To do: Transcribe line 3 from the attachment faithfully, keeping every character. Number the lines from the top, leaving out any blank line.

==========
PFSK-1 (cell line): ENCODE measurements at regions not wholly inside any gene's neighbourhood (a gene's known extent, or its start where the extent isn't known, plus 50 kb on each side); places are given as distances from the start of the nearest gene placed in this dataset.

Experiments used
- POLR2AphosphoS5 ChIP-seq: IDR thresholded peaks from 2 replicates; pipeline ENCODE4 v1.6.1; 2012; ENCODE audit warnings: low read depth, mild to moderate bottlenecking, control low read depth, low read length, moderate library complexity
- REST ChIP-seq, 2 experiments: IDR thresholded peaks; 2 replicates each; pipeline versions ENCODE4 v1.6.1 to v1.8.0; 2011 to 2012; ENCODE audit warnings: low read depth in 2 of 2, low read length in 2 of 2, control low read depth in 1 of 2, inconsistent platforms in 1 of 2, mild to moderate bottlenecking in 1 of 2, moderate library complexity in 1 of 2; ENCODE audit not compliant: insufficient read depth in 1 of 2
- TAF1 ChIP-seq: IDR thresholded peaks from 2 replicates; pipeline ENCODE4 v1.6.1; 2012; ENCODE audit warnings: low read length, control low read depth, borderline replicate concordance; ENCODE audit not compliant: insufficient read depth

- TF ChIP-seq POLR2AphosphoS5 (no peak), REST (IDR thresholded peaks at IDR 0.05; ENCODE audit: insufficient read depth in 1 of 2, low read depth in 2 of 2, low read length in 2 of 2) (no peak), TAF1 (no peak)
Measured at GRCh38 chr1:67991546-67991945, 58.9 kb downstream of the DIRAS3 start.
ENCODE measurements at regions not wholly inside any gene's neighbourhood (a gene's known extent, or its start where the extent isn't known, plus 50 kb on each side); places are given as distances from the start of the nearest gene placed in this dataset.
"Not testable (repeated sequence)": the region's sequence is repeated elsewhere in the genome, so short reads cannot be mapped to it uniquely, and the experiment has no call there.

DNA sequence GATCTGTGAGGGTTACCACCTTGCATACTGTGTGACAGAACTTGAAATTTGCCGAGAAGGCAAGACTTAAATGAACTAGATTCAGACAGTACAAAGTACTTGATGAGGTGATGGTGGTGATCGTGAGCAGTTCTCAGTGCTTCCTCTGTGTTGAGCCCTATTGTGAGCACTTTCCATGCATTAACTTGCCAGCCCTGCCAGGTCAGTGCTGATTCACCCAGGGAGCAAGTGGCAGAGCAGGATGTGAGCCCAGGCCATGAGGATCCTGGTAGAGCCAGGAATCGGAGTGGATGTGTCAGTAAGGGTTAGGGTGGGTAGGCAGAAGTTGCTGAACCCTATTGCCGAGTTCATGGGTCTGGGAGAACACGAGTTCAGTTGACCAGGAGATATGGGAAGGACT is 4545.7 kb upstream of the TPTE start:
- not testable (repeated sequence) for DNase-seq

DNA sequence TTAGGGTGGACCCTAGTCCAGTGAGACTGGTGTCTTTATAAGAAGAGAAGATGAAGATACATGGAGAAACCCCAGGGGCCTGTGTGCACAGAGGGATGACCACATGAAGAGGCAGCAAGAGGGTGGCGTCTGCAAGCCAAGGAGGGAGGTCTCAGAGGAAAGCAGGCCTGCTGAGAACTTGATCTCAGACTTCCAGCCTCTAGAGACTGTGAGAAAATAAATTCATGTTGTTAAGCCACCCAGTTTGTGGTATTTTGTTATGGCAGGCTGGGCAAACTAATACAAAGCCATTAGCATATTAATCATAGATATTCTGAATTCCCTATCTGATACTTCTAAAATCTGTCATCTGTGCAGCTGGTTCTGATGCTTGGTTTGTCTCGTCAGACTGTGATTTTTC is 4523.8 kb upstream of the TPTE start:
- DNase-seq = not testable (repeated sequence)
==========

- POLR2AphosphoS5 ChIP-seq: IDR thresholded peaks from 2 replicates; pipeline ENCODE4 v1.6.1; 2012; ENCODE audit warnings: low read depth, mild to moderate bottlenecking, control low read depth, low read length, moderate library complexity